Estimated reading time — 20 minutes
(EN – You may wish to read A Madman’s Guide to the Unrecommended before continuing)
Hello again, my friend. If you find yourself asking ‘why is this strange person calling me a friend?’ then you’re obviously a bit out of touch… Hello, I’m The Madman and I’m back for round two. I’ll admit that I left you in a rather awkward place, and I must apologize. But there’s something extremely important that I need your help with. It’s in your best interest, if that sweetens the pot.
Last time we met, you were in a different world and I was, well, escaping from it. I hope you woke up and found your way home alright, and if you feel deceived I apologize for the inconvenience. But it was what had to be done, you see. At the very least, my advice and guidance on the supernatural world was no joke or tomfoolery. I knew (and still know) what I was talking about, and I trust you made it through any demonic encounters safely.
I also hope you enjoyed the little treat I put with this book –dark chocolate truffles are your favorite, aren’t they? Look, I know finding a strange manuscript with a baggie of rather expensive Belgian candies in your home wasn’t how you expected your day to go. But as I said; this is very important.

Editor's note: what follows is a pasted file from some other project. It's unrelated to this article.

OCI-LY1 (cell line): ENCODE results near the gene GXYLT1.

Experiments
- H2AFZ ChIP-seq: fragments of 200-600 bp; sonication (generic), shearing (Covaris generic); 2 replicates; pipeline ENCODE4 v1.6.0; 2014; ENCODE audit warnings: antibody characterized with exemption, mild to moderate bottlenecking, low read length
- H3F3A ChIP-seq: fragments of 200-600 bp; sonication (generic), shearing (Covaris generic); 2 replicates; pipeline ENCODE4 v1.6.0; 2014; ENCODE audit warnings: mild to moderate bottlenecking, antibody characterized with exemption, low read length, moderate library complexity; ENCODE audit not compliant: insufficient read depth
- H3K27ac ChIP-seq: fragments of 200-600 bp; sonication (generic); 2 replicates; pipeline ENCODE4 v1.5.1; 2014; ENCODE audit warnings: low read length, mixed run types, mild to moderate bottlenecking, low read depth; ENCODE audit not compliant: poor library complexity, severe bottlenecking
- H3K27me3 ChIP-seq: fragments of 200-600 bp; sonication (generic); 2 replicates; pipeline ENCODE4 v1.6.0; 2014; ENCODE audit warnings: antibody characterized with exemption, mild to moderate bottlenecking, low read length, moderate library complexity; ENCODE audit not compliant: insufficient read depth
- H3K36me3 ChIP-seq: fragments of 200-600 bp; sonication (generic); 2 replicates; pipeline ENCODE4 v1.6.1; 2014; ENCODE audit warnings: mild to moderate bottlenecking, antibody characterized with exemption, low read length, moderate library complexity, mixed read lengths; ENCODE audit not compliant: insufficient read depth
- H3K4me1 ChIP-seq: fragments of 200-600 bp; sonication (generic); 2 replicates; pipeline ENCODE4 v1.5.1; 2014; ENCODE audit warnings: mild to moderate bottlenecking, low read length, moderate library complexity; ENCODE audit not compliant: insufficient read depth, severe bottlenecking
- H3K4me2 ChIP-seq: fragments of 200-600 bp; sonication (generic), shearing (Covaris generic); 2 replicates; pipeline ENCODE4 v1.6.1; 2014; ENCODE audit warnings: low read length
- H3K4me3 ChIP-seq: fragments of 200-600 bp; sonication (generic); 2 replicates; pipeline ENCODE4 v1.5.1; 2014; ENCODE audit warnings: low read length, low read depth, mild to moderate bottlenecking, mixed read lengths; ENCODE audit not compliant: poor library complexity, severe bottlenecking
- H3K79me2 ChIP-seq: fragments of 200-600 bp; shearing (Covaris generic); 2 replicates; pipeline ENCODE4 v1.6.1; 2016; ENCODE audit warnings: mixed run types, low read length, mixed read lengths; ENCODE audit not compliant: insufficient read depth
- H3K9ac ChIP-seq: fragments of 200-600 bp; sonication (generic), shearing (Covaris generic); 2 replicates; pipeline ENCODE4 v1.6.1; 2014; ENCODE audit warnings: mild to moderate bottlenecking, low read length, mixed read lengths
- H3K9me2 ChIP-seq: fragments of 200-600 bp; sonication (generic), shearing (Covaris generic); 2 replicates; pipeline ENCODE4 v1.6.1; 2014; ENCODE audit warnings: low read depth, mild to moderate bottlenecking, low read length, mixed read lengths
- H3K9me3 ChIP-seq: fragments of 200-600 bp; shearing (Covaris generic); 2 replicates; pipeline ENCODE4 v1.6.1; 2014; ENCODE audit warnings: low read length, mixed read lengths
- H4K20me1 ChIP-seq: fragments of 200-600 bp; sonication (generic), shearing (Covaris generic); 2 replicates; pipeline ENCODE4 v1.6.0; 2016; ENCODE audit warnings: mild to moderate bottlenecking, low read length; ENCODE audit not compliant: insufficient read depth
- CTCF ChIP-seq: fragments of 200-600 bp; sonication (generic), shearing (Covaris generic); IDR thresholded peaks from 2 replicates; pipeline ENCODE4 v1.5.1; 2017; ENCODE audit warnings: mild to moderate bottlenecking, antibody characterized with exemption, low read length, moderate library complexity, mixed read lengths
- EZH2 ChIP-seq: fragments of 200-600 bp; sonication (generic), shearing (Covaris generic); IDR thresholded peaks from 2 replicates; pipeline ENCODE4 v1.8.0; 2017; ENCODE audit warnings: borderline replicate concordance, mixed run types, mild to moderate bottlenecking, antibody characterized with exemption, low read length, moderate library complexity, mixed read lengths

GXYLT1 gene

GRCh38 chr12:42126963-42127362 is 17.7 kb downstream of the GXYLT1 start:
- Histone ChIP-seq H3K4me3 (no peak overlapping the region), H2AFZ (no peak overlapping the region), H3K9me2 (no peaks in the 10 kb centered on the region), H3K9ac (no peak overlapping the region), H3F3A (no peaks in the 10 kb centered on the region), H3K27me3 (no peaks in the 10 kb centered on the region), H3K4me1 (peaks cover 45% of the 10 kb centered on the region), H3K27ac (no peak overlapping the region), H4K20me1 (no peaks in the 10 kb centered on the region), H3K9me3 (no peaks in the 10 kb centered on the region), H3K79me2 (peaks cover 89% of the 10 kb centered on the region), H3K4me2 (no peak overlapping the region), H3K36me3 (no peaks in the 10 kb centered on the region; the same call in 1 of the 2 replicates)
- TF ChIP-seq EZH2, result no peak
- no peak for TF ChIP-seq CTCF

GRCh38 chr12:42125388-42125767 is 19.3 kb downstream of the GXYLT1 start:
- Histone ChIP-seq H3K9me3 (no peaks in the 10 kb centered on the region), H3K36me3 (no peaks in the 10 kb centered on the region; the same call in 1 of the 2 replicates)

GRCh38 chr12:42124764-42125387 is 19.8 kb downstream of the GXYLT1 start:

Oh, alright. I guess it’s time to cut to the chase. You released me from a prison of sorts, but something else got out as well. Something very dangerous. If I were to call it something, I’d call it ‘The Devil.’ Don’t laugh. I’m being very serious.
Quincy had indeed found himself smirking in disbelief. He caught himself at The Madman’s words and looked around apprehensively. The Madman knew him a little too well. He shook off his unwarranted paranoia and glanced back at the parchment in his hands.
It’s the best name to give it, honestly. It embodies things you can’t even comprehend –which can be quite a bit many things, but this is just… evil. That’s quite a nice word that has been unfortunately turned to cliché: evil. Look, this thing that you –we– let out isn’t something unique. But it is something dangerous. I know this is all quite sudden, but you don’t have much of a choice. It might even be a bit of fun.
Quincy ate another truffle, beginning to feel a little uneasy. If The Madman was worried about something, that thing was something to be terrified about –but why did The Madman need him specifically?
I need you because you’re the one who was in my… prison with me. Not to get overly technical here, but it has to be you my friend. Please don’t worry; it won’t be very painful–comparatively. Besides, I’ll be with you every step of the way.